English as the World’s Lingua Franca and Task-based Strategic Competence


A common theme in English as a Lingua Franca (ELF) research is to focus on pragmatics and accommodation with regards to turn-taking, the status of the interlocutors, and contextual usage. There is less research available that is oriented towards the usage of ELF regarding spoken directives for task-specific purposes. As opposed to conversational English, such task-based communication requires that the participants be able to facilitate understanding to achieve the specific goals of the task. This presentation will discuss a research plan that proposes the implementation of a pedagogy for communication strategies where international university students are the target recipients. The plan posits the relevance of strategic competence within ELF while exploring its necessity in university classrooms. The pedagogy focusses on achievement strategies that are direct and interactional. Through direct strategies such as circumlocution, approximation and retrieval, students will learn some methods to comprehend and deal with their performance related deficits. They will also learn interactional strategies such as comprehension checks and expressing misunderstanding which will help to further mutual communication. Through a task-based assessment based on Yule’s theory of Referential Communication, the researcher will discover which of the prescribed communication strategies enhance performance while performing closed tasks. The referential and closed nature of the assessment will essentially provide the speakers of ELF with the opportunities to negotiate meaning. The presentation will conclude by highlighting the relevance of developing the strategic competence of university students in an increasingly competitive global market while offering recommendations for further integration into foreign language classrooms.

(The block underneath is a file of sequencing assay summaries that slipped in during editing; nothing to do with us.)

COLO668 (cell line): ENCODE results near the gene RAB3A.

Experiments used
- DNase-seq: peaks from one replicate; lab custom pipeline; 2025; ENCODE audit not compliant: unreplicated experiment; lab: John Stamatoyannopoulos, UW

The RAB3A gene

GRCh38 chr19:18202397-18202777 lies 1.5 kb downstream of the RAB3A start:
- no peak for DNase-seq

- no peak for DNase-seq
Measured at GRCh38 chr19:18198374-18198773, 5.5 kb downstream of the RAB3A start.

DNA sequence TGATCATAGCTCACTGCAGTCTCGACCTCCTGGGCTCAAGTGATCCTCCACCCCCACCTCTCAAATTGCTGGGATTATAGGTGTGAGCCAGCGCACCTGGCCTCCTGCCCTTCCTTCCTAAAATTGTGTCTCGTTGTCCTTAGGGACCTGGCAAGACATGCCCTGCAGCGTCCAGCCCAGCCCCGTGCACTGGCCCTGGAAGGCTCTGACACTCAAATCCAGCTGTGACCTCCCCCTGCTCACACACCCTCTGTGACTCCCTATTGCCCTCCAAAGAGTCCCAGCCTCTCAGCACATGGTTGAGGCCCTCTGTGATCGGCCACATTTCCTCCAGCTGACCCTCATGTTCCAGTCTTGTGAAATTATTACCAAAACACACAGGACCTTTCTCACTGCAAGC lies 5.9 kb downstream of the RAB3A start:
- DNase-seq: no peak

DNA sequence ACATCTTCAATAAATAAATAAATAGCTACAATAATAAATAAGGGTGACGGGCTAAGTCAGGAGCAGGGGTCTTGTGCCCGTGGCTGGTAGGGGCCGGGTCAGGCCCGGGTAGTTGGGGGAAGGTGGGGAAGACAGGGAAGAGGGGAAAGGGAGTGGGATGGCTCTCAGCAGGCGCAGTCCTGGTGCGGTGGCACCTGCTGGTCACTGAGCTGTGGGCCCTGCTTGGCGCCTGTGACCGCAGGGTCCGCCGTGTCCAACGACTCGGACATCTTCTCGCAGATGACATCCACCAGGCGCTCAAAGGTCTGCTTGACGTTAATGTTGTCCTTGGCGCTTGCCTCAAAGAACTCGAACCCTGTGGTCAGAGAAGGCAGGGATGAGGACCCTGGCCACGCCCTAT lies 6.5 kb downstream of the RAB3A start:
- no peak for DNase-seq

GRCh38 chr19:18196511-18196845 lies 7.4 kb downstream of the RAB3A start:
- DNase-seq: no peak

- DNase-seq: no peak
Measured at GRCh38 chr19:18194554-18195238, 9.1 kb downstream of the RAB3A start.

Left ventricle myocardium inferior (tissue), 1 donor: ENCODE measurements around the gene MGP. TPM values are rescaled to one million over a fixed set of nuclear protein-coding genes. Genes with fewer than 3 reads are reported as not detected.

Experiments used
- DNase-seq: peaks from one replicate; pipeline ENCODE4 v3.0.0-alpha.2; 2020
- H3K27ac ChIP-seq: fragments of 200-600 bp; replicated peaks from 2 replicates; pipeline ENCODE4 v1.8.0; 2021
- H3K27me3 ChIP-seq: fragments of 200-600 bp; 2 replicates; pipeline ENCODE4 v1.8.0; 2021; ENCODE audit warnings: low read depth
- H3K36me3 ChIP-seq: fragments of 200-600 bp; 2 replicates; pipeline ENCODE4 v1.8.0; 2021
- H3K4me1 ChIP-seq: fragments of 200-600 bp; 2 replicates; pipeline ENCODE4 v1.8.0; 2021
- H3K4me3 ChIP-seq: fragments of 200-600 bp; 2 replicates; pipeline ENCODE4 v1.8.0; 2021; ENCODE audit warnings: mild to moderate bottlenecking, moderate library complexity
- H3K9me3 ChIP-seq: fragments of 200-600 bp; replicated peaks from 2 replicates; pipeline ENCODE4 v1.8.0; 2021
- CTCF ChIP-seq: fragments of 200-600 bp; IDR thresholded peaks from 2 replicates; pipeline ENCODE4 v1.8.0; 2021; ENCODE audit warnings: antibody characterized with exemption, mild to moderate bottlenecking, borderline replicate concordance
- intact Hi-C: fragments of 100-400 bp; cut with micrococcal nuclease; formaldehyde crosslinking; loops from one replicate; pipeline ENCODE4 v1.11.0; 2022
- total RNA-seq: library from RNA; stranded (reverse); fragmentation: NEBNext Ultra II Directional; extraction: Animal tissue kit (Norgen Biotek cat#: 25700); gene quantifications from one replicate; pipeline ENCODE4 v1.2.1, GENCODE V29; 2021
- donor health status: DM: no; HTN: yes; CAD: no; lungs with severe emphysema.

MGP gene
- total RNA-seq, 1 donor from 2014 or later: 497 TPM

Author Information
Ernest Michael Seely, Assumption University, Thailand

Paper Information
Conference: ACLL2017
Stream: Interactional competence

This paper is part of the ACLL2017 Conference Proceedings (View)
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Posted by James Alexander Gordon